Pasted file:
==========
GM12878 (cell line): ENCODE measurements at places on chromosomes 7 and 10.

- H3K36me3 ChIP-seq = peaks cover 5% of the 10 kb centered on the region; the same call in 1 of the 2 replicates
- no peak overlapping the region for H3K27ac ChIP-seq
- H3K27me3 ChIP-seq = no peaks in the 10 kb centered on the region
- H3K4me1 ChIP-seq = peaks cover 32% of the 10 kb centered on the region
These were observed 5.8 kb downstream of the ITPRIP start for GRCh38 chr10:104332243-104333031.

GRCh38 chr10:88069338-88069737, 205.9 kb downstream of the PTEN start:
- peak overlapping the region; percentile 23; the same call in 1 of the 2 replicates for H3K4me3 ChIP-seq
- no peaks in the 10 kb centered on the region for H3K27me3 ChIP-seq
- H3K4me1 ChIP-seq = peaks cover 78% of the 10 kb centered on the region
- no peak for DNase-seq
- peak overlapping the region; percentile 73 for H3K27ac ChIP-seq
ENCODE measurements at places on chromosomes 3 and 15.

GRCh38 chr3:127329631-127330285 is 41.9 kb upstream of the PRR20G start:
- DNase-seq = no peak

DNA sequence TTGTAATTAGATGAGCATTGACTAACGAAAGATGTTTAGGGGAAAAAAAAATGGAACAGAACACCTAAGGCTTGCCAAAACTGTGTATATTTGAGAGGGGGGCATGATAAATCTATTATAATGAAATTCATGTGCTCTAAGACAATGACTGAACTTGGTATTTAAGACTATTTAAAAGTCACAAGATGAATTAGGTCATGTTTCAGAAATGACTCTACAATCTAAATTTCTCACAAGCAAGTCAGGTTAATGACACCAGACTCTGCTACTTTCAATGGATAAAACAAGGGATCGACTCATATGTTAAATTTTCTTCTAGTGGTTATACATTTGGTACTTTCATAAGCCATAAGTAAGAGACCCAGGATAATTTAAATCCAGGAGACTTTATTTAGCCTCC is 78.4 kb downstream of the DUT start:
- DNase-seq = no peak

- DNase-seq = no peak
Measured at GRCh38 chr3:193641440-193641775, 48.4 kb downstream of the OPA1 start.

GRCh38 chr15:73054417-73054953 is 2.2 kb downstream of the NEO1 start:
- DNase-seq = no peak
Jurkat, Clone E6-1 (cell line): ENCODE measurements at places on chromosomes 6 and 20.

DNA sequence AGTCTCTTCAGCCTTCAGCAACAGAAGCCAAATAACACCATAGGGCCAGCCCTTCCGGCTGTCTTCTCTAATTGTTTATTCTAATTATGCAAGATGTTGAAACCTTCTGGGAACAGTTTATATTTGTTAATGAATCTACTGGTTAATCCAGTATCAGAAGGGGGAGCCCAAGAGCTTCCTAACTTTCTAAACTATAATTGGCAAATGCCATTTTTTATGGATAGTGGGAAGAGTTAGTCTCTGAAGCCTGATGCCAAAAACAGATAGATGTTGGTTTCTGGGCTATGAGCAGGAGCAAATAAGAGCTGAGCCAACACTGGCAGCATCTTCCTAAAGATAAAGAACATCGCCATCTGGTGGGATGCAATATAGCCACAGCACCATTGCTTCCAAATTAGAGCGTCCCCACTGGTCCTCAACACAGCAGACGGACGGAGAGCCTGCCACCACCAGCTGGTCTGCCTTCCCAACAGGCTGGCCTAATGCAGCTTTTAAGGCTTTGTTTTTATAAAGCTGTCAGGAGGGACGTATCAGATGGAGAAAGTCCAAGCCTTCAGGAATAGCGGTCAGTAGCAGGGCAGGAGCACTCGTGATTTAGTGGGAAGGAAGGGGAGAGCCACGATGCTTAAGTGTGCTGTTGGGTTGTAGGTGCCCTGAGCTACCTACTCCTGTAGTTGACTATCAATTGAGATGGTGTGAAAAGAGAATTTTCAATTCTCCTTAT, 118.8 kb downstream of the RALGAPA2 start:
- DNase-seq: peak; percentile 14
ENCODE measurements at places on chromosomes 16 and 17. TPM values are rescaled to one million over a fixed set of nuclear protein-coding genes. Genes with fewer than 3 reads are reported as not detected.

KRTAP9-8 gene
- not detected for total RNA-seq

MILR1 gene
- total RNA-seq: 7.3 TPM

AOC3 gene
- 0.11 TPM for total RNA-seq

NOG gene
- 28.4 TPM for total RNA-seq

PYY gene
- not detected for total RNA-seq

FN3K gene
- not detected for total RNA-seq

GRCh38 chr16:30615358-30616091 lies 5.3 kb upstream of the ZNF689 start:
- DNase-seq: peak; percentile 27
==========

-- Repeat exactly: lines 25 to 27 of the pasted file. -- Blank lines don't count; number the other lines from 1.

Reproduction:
ENCODE measurements at places on chromosomes 16 and 17. TPM values are rescaled to one million over a fixed set of nuclear protein-coding genes. Genes with fewer than 3 reads are reported as not detected.

KRTAP9-8 gene
- not detected for total RNA-seq